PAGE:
At least one police officer was killed and four more were injured in a gunfire attack that occurred on Tuesday at a security checkpoint located near St. Catherine’s Monastery in southern Sinai.
The Islamic State (ISIS) claimed responsibility for the attack through Amaq, a news agency that is known to be asssociated with the extremist group.
St. Catherine’s Monastery, which was established in the 6th century, is one of the most significant Christian landmarks in the region. It is a UNESCO world heritage site, and is known to have contained ancient Bible texts and manuscripts. Thousands of tourists visit the site each year to not only see the landmark itself, but also to hike up further to visit a site which contains a tree that is traditionally said to be related to the burning bush that Moses had witnessed.
The attack comes just over a week after two Coptic churches were bombed on Palm Sunday, killing 47, the deadliest incident experienced by the Christian community in Egypt in decades. Since the Palm Sunday attack, Egypt’s President Abdel-Fattah el-Sissi declared a three-month-long state of emergency in the nation.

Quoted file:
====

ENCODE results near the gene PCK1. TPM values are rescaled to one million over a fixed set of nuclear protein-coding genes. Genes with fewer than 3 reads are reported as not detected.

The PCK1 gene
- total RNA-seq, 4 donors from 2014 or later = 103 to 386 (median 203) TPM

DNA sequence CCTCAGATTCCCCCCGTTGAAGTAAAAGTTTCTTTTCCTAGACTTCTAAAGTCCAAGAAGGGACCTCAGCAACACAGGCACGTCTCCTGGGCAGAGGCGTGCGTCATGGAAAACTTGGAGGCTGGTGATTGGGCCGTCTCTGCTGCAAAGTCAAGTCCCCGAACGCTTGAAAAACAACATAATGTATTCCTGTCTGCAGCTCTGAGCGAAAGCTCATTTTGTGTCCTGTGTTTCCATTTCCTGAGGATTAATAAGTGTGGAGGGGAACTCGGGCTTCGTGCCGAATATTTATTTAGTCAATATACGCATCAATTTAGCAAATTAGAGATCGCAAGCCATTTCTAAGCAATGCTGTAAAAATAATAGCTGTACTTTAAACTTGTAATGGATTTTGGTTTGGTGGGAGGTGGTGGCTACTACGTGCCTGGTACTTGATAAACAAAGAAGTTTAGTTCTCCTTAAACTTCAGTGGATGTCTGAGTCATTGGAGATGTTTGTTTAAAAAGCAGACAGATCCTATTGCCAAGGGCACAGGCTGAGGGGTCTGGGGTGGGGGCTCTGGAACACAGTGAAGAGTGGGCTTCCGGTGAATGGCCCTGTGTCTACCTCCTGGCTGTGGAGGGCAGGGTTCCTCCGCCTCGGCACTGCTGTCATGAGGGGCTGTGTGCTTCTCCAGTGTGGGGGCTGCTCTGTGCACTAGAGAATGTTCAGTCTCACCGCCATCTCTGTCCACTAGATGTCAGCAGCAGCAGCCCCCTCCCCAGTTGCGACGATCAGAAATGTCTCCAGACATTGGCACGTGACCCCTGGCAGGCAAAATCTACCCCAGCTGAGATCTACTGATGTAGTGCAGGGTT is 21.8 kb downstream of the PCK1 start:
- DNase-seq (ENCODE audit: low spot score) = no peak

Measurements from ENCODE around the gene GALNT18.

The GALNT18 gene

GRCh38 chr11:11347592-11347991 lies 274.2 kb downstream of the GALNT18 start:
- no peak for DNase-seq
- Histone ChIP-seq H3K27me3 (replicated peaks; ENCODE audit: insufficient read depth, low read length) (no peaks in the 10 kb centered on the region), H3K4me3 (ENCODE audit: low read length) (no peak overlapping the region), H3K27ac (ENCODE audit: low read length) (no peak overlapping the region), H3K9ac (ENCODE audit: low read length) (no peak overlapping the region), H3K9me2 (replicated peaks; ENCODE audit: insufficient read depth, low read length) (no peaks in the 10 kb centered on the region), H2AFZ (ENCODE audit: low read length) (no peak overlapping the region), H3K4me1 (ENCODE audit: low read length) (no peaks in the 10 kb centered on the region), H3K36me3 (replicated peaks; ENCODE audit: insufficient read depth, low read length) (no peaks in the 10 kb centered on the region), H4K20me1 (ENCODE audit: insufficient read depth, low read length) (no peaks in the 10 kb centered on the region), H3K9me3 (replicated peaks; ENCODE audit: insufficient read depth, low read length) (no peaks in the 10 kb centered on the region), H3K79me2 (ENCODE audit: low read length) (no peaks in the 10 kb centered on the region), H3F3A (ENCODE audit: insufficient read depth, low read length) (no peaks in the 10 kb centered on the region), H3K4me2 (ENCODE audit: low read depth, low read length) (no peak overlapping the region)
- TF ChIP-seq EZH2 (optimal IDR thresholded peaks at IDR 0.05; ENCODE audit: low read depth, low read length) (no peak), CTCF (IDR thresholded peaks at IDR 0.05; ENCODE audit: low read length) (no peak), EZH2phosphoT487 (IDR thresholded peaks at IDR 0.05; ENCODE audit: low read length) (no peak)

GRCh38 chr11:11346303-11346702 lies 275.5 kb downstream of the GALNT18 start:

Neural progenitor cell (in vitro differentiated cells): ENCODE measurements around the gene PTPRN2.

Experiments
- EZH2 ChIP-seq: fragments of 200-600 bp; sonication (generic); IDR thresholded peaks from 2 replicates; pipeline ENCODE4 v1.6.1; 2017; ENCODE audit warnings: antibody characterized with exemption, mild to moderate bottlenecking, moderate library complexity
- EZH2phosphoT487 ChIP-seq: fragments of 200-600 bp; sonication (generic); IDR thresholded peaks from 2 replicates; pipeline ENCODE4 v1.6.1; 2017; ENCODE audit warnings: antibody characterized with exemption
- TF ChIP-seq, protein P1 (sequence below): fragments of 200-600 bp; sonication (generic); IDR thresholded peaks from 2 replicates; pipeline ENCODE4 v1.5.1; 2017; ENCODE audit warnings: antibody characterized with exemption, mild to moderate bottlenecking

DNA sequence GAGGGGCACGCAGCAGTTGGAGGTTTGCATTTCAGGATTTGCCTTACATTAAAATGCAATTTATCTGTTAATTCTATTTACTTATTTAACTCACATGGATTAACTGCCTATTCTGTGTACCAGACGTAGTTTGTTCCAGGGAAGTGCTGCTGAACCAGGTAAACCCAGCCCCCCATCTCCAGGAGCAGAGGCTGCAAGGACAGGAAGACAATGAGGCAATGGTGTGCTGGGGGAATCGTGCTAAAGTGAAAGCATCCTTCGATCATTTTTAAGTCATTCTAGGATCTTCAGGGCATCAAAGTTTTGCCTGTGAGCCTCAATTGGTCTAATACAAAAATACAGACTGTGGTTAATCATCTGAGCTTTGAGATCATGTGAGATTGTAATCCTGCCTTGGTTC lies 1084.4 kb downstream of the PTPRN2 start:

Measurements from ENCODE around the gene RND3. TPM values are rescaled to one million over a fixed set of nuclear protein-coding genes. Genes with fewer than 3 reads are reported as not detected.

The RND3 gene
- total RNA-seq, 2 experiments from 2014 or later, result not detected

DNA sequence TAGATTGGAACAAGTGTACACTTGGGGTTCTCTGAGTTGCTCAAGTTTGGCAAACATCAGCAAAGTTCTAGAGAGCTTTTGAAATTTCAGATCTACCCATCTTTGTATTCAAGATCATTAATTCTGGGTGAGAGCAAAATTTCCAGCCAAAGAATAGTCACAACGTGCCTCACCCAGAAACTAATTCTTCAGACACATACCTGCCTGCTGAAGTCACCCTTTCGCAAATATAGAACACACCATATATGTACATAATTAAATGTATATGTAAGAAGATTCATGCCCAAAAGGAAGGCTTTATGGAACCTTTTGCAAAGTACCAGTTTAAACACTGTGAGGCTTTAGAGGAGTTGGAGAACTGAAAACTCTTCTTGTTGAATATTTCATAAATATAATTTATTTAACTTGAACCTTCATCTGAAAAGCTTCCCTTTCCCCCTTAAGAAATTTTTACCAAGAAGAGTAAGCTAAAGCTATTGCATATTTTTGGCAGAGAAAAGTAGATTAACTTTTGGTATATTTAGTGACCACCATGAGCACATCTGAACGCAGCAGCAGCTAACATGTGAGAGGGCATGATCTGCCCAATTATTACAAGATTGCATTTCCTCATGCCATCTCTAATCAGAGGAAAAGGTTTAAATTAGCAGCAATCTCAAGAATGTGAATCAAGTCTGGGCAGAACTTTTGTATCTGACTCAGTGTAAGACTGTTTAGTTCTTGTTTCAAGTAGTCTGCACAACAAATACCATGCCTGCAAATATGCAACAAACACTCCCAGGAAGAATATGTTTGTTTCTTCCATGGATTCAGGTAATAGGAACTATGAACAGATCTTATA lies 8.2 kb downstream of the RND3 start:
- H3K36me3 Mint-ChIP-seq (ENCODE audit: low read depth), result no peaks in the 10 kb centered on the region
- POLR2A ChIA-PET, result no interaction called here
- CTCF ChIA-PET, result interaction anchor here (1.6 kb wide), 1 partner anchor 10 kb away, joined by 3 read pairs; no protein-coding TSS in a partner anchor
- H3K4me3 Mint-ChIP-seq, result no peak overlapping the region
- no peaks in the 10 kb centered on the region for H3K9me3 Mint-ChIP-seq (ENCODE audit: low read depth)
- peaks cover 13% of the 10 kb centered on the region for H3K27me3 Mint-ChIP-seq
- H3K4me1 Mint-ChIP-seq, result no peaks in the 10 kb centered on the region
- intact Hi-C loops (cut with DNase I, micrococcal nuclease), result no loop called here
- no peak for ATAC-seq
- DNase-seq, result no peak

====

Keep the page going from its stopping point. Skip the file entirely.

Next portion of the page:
It also comes a little more than one week before a visit from the Pope, who was set to attend an international peace conference.
The Islamic State has been increasingly targeting Christians in the country over recent months, and reports say that the extremist group’s attacks in general have become more and more sophisticated.
About 10 percent of Egypt’s population identify as Christian.
According to a Reuters report, Egyptian security forces found and killed a gunman suspected of carrying out the attack on Wednesday.